If you point toward a place where food is hidden, a chimpanzee will get the hint only about once in every four trials. If you reach out toward the bananas hiding place yourself, though, as if to take whatever might be there, the chimpanzee is twice as likely to get the idea—and go after the goodies himself.
This result, from research published last month in the journal "Animal Behavior," may explain the perverse behavior of IT markets. Vendors are quick to go after a niche that they see a competitor pursuing, even though that guarantees a struggle. Theyre much less likely, it seems, to make the effort to understand customers hints about the potential rewards of real innovation, even though that could yield priceless first-mover advantage.
Web browsers are one timely example. You may think of browser wars as passé, but things are heating up again. Just last month, the Mozilla Foundations lightweight Firefox browser surpassed that groups own 10-day goal by achieving more than 1 million downloads of the 1.0 Preview release—on only the fifth day of its availability.
The folks at Opera profess to welcome the Firefox competition on the theory that anythings good that pushes people to think about alternatives to Internet Explorer. And Opera is still in the game: An enthusiastic e-mail from my campus-dwelling son hails Opera 7.5 as "simply beautiful" and urges me to give it a shot at displacing the full-blown Mozilla 1.7.3 from its place as the hub of my own assorted desktops.
Meanwhile, well-funded post-IPO Google has bought the rights to the domain name "gbrowser.com" through April 2006 and has hired some of the industrys top talent in user interface, database, Java and (oh, yeah, that old thing) IE development away from Microsoft and Sun.
The chimpanzees, if I may use this metaphor without giving offense, are scrambling for the low-hanging fruit.
It would be a shame, though, if all this talent pursues the same not-very-well-hidden bananas. Weve learned a lot, in the last 10 years or so, about what people want to do with the Web. New development efforts should go into meeting that need, not just incrementally refining and extending the same old browser ideas.
For example, when I saw Microsofts "Longhorn" demonstrations at the companys Professional Developers Conference in Los Angeles about a year ago, the most impressive thing about the new desktop metaphor was the way it made the Web a surrounding environment instead of confining it to a few little windows. I admired the way that the desktops sidebar automatically integrated tracking information for product shipments en route following online purchases. These and other actions taken by the user left appropriate information artifacts in the users peripheral vision; it became easy to keep track of what had been recently done and what might soon be happening as a result.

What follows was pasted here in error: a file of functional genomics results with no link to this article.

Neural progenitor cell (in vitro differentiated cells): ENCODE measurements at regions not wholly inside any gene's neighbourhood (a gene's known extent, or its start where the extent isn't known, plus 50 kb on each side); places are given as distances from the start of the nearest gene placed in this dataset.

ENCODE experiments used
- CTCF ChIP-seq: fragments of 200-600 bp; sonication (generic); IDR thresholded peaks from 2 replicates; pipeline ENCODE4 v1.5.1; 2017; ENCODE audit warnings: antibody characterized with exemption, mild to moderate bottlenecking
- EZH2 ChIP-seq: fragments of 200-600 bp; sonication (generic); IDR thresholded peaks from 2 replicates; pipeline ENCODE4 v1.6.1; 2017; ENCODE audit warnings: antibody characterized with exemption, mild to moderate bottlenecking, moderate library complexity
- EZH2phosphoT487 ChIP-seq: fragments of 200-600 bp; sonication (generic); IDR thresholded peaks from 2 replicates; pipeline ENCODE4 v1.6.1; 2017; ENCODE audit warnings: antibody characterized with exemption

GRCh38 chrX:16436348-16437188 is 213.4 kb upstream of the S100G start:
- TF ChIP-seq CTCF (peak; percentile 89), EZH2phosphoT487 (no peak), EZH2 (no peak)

But Longhorn itself wont soon be happening. It will be three years, in all likelihood, before we see much uptake for whatever follows Windows XP—a future release that seems, with every fresh announcement, to be less worthy of breathless anticipation.
The market share of IE is still in the 90-plus percentages, but compounding formulas work for shrinkage as well as they do for growth. If IE were to lose, say, 5 percent of its users each month for the next three years, its market share would fall to something like 15 percent. That leaves ample room for new ideas, based on improved understandings.
Google, for example, understands the Web as a place where people search for things. Amazon understands the Web as a place where people compare and buy things. Financial institutions understand the Web as a place where people monitor situations and make decisions about trading things. Any of these understandings can be rendered in a browser—but thats like reducing all forms of art to photographs instead of letting each one take full advantage of its own medium.
Users are pointing to the places where they wish developers would look for opportunity. Come on, guys: Quit monkeying around.
Technology Editor Peter Coffee can be reached at firstname.lastname@example.org.